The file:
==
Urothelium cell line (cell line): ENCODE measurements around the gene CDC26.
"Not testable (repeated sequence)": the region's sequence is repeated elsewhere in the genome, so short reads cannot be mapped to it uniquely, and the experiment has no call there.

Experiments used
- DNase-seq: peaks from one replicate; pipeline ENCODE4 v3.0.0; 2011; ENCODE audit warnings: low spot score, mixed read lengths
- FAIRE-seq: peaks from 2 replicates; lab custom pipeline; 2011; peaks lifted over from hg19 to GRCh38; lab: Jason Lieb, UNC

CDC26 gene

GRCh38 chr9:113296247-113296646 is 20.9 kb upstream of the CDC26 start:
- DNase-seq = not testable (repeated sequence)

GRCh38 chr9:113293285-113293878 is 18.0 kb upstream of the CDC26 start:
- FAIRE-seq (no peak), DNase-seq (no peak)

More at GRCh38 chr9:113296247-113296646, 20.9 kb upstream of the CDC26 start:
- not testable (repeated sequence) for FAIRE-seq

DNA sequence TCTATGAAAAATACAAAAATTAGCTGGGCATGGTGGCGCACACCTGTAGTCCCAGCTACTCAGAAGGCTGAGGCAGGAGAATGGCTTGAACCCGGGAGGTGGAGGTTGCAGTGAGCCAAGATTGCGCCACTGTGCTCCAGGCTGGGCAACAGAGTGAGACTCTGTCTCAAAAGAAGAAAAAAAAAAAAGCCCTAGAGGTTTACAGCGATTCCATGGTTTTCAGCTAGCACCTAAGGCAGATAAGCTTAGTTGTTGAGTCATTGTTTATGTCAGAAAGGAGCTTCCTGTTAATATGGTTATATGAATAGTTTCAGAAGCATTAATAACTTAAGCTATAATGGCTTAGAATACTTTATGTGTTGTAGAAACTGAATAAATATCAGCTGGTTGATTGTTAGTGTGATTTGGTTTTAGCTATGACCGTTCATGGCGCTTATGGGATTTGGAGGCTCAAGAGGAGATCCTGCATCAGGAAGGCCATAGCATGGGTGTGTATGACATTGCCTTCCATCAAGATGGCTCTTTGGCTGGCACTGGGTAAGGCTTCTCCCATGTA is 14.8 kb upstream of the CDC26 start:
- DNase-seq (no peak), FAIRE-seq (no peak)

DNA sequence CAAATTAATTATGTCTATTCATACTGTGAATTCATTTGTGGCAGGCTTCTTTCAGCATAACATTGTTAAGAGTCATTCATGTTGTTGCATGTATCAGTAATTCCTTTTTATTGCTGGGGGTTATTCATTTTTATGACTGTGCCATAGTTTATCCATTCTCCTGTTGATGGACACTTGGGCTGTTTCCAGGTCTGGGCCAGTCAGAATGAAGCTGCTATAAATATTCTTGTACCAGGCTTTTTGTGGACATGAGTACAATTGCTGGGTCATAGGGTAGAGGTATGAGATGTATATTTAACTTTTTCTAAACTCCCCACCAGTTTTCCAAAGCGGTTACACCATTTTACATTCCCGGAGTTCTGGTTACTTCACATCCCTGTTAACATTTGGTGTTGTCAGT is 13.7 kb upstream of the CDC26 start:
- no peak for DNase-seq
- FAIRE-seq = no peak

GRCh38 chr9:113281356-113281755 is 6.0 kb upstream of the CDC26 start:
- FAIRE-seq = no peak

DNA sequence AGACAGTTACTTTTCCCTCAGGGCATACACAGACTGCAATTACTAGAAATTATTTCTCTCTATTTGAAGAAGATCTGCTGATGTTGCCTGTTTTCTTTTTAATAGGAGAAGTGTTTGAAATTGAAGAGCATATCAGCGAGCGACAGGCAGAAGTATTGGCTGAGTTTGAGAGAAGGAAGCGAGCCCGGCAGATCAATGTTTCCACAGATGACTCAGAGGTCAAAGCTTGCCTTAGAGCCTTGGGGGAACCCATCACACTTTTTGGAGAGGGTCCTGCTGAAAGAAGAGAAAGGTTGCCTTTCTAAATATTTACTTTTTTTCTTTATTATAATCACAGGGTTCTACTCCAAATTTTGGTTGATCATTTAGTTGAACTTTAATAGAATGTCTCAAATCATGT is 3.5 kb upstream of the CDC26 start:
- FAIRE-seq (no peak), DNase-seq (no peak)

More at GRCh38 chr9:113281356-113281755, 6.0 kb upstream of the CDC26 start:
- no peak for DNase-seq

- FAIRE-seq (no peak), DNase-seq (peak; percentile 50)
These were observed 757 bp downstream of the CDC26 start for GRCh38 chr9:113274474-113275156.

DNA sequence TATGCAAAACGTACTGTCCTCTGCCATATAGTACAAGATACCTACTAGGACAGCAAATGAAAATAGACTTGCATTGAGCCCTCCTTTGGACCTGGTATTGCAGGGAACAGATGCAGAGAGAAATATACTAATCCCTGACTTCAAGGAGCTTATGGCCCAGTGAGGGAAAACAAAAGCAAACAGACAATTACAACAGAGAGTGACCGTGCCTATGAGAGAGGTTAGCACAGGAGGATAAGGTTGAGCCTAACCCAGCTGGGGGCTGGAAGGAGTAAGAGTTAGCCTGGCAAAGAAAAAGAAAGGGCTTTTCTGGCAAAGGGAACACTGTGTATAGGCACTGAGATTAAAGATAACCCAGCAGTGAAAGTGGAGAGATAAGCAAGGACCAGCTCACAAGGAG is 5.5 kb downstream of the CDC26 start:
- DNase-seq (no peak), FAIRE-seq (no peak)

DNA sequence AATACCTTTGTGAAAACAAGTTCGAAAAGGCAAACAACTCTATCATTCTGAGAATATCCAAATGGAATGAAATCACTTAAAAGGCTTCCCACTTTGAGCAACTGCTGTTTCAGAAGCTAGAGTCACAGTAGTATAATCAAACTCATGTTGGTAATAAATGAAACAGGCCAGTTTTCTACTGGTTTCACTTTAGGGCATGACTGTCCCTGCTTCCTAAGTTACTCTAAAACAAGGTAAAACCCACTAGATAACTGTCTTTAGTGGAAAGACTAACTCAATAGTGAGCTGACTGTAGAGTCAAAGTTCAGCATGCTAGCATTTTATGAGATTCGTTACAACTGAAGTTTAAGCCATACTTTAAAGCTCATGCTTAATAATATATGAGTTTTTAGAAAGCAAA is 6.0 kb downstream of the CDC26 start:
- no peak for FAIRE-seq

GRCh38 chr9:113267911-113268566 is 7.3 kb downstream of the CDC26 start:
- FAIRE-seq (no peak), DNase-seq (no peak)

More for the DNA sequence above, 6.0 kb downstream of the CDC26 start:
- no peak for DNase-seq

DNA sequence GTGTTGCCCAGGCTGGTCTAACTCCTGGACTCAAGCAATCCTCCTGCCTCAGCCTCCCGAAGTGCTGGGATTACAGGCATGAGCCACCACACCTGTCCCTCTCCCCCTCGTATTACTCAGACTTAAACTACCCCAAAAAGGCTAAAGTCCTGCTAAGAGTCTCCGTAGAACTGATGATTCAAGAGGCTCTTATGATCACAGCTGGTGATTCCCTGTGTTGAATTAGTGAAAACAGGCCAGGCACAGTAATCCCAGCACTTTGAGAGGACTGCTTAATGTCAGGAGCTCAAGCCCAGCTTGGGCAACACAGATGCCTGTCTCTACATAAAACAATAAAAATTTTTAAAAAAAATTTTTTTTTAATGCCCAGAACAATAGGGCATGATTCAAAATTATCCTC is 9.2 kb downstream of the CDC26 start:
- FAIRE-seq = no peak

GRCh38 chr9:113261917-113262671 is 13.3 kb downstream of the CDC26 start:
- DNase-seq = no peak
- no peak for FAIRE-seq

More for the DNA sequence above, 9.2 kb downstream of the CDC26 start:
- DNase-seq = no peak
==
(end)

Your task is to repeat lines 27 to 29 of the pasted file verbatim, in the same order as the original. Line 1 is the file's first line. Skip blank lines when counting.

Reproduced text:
- DNase-seq (no peak), FAIRE-seq (no peak)

DNA sequence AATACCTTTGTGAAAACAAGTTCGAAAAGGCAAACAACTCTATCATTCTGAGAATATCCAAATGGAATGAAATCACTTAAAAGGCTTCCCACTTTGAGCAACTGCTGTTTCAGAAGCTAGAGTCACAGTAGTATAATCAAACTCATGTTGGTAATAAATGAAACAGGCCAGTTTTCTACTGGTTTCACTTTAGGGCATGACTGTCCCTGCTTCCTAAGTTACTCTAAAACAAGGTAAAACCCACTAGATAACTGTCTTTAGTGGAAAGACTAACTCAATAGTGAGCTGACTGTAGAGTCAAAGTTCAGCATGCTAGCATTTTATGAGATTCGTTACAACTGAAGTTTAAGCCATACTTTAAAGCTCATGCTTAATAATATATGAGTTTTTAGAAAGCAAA is 6.0 kb downstream of the CDC26 start:
- no peak for FAIRE-seq